[Marxism] clarifications on a few ISO things

Billy Thekid bill_linville2222 at yahoo.com
Mon Jun 14 08:26:32 MDT 2004

Jose's post about the Socialist Worker editorial on Nader ( http://www.socialistworker.org/2004-1/501/501_03_Nader.shtml) was forwarded to all ISO members along with Alan Maas's response, also posted on Marxmail, as part of a set of documents from ISO members on Nader's campaign.  I then read through the discussion about this on Marxmail.  I found it very enlightening and some of the points have shaped my thinking on the issue.  I don't have time to weigh in on Nader.  I do want to clarify a few things.
>From Frontlines newspaper:
<If you check www.votenader.org you can find the name of a number of ISO leaders being quoted in the "More than 100 Campus for Nader" article and elsewhere. I think the <editorial he quoted is an old one (I might be mistaken, and will gladly apologize if I'm wrong) or does not reflect the actual position of the ISO on the ground.
It is true that where Students for Nader groups have formed, we have gone to some of the meetings to see what these meetings are like on the ground.  Also, we have helped with collecting signatures to get Nader on the ballot.  However, we have not decided whether to endorse him or not as an organization and take an active part in his campaign.  A thoroughgoing debate within the organization has taken place in the last couple of months, with people taking all sorts of different positions on what to make of his campaign, including some from very prominent members in opposition to the quoted editorial.  (For a taste of the debate, check out the letters section from the past couple of months on www.socialistworker.org) 
On Cuba:
Walter Lippmann says:
<Those who wish to see a more open political system in
Cuba, a broader range of political possibilities, are
<duty-bound to take action to support an end to the US
blockade of the island. The International Socialist
<Organization has no interest in this. Even the WORD
"blockade" doesn't appear in their lengthy theoretical
<exposition. They express no interest in the struggle to
end this US policy at all. Did I say "no interest"? 

<They argue AGAINST the demand to end the blockade,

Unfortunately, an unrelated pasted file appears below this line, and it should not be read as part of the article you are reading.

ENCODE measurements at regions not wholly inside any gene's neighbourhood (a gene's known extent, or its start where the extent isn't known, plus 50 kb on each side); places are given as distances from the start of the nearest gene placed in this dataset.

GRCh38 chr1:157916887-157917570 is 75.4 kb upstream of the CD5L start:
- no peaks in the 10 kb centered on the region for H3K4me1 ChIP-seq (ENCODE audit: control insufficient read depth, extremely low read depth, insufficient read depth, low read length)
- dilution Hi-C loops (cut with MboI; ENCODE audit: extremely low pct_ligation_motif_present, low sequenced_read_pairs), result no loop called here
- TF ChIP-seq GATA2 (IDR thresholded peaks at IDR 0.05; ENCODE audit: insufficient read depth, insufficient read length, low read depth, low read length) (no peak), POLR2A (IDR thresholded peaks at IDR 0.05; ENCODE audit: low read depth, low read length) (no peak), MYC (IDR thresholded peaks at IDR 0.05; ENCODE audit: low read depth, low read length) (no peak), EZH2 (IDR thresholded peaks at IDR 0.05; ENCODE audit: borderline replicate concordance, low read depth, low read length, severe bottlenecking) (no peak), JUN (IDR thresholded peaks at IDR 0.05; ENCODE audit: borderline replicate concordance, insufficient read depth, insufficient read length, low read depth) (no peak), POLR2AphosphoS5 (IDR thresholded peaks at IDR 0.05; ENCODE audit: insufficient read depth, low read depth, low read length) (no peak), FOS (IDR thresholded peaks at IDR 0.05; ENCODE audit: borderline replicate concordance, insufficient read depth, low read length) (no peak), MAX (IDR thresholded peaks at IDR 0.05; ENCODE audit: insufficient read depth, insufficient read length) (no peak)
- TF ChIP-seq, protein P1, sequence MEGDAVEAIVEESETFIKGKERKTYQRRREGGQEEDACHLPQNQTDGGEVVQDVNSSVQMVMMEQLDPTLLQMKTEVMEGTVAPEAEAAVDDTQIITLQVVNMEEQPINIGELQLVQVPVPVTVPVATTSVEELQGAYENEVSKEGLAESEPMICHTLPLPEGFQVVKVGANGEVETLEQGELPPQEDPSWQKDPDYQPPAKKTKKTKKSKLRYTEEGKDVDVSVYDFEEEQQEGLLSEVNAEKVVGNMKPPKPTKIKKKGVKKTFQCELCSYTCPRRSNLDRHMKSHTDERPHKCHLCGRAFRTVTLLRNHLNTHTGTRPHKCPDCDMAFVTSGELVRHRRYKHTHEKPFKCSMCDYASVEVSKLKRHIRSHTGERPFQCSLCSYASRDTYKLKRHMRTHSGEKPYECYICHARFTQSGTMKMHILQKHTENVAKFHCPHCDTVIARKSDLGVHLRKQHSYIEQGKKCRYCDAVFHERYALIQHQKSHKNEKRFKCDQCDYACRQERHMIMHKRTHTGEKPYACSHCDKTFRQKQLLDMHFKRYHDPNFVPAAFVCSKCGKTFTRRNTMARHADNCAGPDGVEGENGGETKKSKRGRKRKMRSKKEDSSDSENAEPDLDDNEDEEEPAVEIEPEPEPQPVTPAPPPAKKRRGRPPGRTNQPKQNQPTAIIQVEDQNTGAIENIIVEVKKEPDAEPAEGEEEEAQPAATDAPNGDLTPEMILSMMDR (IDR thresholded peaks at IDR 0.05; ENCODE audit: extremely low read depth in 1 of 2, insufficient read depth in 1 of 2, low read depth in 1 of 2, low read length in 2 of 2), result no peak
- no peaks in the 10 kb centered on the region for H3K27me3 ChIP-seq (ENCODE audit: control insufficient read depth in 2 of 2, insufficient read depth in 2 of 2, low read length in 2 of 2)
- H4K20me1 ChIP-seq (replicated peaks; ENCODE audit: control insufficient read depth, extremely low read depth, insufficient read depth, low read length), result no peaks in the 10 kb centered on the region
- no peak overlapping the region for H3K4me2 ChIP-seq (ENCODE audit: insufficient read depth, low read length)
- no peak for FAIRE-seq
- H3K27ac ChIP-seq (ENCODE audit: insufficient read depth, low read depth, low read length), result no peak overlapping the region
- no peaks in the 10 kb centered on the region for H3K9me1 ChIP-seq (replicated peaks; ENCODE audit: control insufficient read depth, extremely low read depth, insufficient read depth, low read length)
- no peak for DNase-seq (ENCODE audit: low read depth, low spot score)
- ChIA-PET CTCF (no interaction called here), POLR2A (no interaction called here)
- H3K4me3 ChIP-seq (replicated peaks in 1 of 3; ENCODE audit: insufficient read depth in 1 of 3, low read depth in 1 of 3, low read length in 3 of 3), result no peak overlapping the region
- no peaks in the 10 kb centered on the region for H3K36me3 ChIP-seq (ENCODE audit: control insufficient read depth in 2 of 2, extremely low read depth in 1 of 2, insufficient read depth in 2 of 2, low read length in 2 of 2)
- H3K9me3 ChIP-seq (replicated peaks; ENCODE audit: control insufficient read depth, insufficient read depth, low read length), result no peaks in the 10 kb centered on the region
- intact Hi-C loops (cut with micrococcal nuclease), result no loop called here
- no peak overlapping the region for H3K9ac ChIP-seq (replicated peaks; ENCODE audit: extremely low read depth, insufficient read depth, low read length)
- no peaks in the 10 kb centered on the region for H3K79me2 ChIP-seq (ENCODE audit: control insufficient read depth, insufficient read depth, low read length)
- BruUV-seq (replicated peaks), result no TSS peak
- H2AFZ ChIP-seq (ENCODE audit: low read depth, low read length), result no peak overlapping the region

which they refer to by the sanitized term "embargo".
I reread Hector Reyes' article that Walter quotes very selectively(http://www.isreview.org/issues/30/cuba.shtml) and from which Walter presumably came up with the idea that we are against the demand to end the blockade and I found nothing that would lead one to believe that.  The article simple states that some U.S. business interests are trying to find their way into Cuba.  Having been around the ISO for a year and a half and an active member for a year, I can assure you that we are for ending the blockade of Cuba and all other imperialist sanctions, embargos or blockades (whatever you want to call them)!  I think the article took our opposition to the blockade for granted (which I guess he shouldn't have done), but it certainly didn't say we were for it.
<In the Spring of 2003, as Washington began its invasion 
of Iraq, other leftish voices began to speak out when 
<Cuba took strong action against the paid US agents who 
were active inside the country. Those voices also had
<complained about Cuba's "lack of democracy", and thus
provided a left flank for the US propaganda campaign 
<against Cuba. The ISO echoed that anti-Cuba exercise.

The very article he presumes to have read makes it clear that we are unconditionally for Cuba's right to self-determination, and are against these statements that we supposedly endorsed (i.e., we will not sign something  critical of Cuba (unlike Zinn, Chomsky and others who signed the statement of the Campaign for Peace and Democracy (CPD))in the midst of a propaganda campaign against Cuba):
   " Particularly in the current climate of aggressive and unabashed imperialist expansionby Bush and Co., whatever one’s political position on Cuba may be, a statement of condemnation, however "balanced," just serves at this moment as a "left" cover for the U.S. to crank up its pressure on the island. It is one thing to have an analysis that is critical of the regime, but a different one to issue signed public statements of criticism in the midst of the post—September 11 Bush Doctrine. That places one, willy-nilly, in the service of those working to increase U.S. influence in Cuba. That is why Glover is right. Would it have been right before the invasion of Iraq to issue a statement condemning Saddam’s horrific treatment of political prisoners, or to focus on statements condemning a U.S. invasion? But it was also on this count that the CPD erred, by issuing an analogous statement both condemning Hussein and opposing a U.S. invasion before the war–in practice making the two of them
 equal political problems. It is not a situation that calls for "balance" when you live in belly of beast.  "
This being said, we reserve the right to maintain that it is impossible for socialism to exist isolated in one country, and that workers' control over the means of production is a necessary component of socialism.  While the Cuban Revolution was "a genuine upheaval against U.S. imperialism" and should be supported against U.S. imperialism, workers within Cuba that struggle against the ruling class should receive our support.  
Hopefully, that clarifies the ISO's position on Cuba.
Bill Linville (ISO member)


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